Study Resources for Certification and/or NICU Newbies

  1. 1
    I was browsing the NCC website, looking for basic study guides for the certification exam. On one of the .pdf files, they had the following list of recommended study material. Any others you guys would recommend?

    I figured these would be good not only for preparing for the certification, but also for the new folks that are always in search of preparatory material for starting in the NICU.

    1.11. Tappero, et al., Physical Assessment of the Newborn, NICU, Ink, 2009.
    2. Simpson, et al., Perinatal Nursing, LWW, Philadelphia, 2009. 3. Gleason, et al., Avery's Diseases of the Newborn, Elsevier Saunders, 2012.
    4. Gardner, et al., Handbook of Neonatal Intensive Care, Mosby Elsevier, 2011.
    5. Yaffe, et al. Neonatal and Pediatric Pharmacology, Therapeutic Principles in Practice, LWW, 2011.
    6. Verklan, et al., Core Curriculum for Neonatal Intensive Care Nursing, Saunders Elsevier, 2010.



    I know most everyone is familiar with the Gardner and Verklan books, but what of the others? Are they worth using?

    I really frustrate myself with this certification process. I'm too lazy to study consistently, and have been putting this off now for nearly 3 years. Always with the "I'm going to do it next year!"
    Joe V likes this.
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  4. 16 Comments so far...

  5. 1
    Those are the two we use in our classes we teach in our unit for people wanting to take the test. Simple and straightforward.
    Bortaz, RN likes this.
  6. 3
    Those look very good to me.

    #2, the Avery book is formidable! Might scare some folks off.

    Perinatal nursing might be too OB oriented. My experience w/perinatal stuff is that they might have a few chapters that focus on the baby, and usually tend to get into breastfeeding issues. I could be wrong.

    The Tappero book is excellent! You know how I feel abt Merenstein. Core curriculum is, imo, good for prepping for certification, but not good as a "beginner" book.

    All 6 of those books will set you back $567!! The pharm book is >$200. Good thing they're all tax-deductable!!
    favraeRN, poppycat, and Bortaz, RN like this.
  7. 0
    Prmenrs, what is your opinion r/t Merenstein? I just ordered that book. My grandmother gave me the 1989 copy, I figured I should probably get the updated one
  8. 0
    Merenstein, imo, is the text of choice for newbies. It explains pathophysiology best, easiest to understand. It may not go far enough for 'veterans', but they will usually know where to look for more info. Like many texts, it is hard to keep it as current as journals b/o of the lag time between writing the text and publication. As a starting point, I really like it. After that, keep current on journals from both NANN and ANN and watch for conferences.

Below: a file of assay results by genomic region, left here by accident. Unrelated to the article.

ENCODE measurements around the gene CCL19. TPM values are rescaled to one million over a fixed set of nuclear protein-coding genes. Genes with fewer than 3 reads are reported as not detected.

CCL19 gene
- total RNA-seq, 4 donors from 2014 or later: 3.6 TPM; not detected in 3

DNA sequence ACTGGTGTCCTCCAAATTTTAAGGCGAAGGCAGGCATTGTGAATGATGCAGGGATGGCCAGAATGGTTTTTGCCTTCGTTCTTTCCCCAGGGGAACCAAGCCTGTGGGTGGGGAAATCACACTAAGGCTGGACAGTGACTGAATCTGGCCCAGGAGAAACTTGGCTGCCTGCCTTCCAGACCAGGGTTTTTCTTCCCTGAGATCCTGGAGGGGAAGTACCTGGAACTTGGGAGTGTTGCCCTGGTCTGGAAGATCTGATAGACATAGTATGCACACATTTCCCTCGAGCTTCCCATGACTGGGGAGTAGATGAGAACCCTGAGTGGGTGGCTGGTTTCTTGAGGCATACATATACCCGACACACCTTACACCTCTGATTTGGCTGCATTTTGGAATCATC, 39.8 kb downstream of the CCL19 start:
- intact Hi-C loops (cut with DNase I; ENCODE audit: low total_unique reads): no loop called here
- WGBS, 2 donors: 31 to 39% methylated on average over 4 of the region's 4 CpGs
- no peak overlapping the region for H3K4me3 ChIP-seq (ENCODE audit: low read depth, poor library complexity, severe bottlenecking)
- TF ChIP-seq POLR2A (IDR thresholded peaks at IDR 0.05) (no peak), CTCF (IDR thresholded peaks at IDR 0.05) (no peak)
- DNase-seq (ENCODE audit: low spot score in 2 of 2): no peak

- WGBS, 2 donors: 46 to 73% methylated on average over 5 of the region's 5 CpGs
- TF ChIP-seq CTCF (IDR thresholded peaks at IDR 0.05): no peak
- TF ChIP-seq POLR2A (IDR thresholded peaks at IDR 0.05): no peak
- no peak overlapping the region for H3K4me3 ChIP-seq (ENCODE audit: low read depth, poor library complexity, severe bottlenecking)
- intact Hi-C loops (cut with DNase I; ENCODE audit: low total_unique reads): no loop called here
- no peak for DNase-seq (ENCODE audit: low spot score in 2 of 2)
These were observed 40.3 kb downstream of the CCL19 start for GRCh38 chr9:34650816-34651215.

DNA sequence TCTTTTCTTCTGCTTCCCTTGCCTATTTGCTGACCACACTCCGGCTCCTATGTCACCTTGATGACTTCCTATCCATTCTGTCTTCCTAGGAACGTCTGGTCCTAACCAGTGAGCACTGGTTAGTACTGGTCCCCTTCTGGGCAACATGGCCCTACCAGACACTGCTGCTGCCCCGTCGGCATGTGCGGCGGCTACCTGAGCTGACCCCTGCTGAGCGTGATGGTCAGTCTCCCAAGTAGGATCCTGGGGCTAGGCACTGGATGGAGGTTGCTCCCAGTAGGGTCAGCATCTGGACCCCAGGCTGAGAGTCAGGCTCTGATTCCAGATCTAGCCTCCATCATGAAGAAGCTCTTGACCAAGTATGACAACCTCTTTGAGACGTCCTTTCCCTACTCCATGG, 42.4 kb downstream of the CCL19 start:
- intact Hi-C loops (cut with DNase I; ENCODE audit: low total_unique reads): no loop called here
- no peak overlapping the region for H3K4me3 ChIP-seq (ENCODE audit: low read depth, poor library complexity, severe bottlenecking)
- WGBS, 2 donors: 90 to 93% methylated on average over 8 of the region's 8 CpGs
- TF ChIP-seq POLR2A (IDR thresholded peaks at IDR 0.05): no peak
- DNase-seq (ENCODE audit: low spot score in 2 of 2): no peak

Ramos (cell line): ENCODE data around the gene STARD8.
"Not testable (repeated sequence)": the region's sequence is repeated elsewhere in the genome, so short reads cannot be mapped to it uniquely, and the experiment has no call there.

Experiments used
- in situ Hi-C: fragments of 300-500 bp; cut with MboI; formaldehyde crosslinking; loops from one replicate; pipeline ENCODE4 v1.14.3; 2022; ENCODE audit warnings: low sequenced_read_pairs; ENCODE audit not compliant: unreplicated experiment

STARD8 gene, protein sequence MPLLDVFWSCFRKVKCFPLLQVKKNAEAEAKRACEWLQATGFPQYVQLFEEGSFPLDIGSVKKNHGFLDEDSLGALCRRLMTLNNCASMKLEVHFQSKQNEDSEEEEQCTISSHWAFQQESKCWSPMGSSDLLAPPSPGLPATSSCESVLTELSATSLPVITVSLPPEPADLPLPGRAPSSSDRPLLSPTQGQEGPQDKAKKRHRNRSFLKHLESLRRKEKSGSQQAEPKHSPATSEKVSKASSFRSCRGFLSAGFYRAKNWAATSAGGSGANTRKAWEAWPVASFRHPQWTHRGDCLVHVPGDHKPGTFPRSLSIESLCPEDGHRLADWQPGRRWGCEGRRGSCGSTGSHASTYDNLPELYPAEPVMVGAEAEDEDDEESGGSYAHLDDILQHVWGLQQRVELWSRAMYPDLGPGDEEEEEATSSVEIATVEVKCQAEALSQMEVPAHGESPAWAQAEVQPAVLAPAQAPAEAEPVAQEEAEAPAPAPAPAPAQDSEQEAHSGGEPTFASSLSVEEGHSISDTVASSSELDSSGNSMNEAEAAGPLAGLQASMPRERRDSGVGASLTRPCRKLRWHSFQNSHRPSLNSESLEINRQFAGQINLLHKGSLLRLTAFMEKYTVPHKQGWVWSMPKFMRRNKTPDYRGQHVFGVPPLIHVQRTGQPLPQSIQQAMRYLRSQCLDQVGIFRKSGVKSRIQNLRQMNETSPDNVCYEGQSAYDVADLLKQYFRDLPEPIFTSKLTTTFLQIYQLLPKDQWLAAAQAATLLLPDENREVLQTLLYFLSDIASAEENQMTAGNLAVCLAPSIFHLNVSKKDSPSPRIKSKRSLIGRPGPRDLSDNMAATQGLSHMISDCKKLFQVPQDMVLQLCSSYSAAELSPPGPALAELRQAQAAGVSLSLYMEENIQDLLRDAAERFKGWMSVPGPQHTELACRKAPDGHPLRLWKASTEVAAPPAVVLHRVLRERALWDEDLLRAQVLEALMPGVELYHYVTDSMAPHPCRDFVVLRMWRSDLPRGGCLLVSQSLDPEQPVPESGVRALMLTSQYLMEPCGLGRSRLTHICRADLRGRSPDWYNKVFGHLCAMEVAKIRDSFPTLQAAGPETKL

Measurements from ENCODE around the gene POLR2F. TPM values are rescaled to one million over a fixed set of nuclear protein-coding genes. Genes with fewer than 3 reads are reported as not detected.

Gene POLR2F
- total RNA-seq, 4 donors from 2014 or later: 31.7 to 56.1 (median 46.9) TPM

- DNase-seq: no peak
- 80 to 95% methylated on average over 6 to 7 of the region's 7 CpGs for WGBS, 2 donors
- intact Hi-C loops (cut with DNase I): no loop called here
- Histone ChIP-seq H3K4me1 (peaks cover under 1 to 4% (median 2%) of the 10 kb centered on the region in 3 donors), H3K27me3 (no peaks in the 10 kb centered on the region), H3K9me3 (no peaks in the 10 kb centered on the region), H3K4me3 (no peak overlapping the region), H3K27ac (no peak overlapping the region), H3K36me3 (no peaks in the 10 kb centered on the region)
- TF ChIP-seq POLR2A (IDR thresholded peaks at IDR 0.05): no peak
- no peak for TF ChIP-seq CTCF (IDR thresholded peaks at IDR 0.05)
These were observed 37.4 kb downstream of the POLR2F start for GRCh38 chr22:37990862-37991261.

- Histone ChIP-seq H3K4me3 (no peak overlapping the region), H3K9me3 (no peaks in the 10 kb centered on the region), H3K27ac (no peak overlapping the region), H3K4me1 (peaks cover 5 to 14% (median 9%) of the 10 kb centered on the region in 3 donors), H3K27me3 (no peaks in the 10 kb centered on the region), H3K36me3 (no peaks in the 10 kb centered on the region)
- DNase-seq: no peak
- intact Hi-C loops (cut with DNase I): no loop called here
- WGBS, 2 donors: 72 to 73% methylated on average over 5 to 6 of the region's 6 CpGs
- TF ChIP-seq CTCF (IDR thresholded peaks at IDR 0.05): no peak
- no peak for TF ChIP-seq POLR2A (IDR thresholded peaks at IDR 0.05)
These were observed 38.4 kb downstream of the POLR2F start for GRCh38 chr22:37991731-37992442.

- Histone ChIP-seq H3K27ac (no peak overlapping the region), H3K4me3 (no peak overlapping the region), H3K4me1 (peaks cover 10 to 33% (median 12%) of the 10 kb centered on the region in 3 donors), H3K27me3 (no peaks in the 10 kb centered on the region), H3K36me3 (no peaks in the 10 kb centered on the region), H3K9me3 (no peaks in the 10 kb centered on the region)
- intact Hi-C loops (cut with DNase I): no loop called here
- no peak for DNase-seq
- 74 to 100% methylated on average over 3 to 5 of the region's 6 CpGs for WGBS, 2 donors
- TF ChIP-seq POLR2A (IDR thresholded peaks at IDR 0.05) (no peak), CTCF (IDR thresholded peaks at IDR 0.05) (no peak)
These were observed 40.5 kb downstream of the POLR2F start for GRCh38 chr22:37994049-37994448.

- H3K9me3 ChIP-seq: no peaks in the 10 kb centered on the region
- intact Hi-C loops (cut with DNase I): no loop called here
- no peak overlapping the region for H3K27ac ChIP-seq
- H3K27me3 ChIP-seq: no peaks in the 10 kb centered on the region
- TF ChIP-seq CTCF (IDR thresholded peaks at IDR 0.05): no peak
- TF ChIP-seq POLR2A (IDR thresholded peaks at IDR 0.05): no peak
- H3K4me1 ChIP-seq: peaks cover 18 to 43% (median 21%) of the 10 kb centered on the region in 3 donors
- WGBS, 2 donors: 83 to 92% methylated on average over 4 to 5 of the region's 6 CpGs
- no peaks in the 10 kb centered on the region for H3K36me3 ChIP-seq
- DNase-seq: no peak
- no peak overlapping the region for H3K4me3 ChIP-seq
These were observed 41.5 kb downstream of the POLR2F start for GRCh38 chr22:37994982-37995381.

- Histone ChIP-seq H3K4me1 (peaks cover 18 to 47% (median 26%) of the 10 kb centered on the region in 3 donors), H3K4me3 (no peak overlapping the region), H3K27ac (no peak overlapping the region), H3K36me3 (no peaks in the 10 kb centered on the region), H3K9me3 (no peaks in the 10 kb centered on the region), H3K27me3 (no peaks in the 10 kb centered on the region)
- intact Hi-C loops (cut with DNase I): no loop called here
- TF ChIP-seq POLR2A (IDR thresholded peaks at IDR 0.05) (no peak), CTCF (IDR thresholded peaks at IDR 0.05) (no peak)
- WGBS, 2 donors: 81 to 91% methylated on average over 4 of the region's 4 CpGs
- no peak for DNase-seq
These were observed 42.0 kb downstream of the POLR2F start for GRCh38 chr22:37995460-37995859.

I also highly recommend Neofax, avail as an e-book, for a drug reference. There are apps, which I have not kept up on since I retired in 2010; but there is one called "jaundice" (yes, really) that was very useful.

    If someone else has another opinion, feel free to chime in.
  9. 0
    BTW, Merenstein passed away a couple of years ago, I'm hoping they will continue to update that book. Even tho I'm not working, if they come out w/a new one, I'll buy it!
  10. 1
    Quote from prmenrs

    The Tappero book is excellent! You know how I feel abt Merenstein. Core curriculum is, imo, good for prepping for certification, but not good as a "beginner" book.

    I'm a newbie and this is what my educator told me, to focus on Merenstein because they give more "why" and "how". She recommended core curriculum down the road to study for certification. So 4 weeks in, I've dabbled in Merenstein and good ole google!
    Bortaz, RN likes this.
  11. 0
    Good think I got the Merenstein book then. I start in a few weeks and I know my new unit has a copy of Core Curriculum. I plan to study while on vacation my last week on Medical. Just checking, but did you say there is an app called 'Jaundice'?!
    Thanks, by the way, for your advice. It is very much appreciated
  12. 0
    Yes, that is the name of the app. There are fancier looking apps, but this worked great. Even the docs were asking for it. (the last place I worked was a small Level 2, private pediatricians frequently cared for their own term babies w/less than critical issues.)

    I looked @ the iTunes store, and there are now a TON of cool looking apps for NICU. I restrained myself, however!!
  13. 0
    I found 2 apps for phototherapy, but none were named Jaundice.


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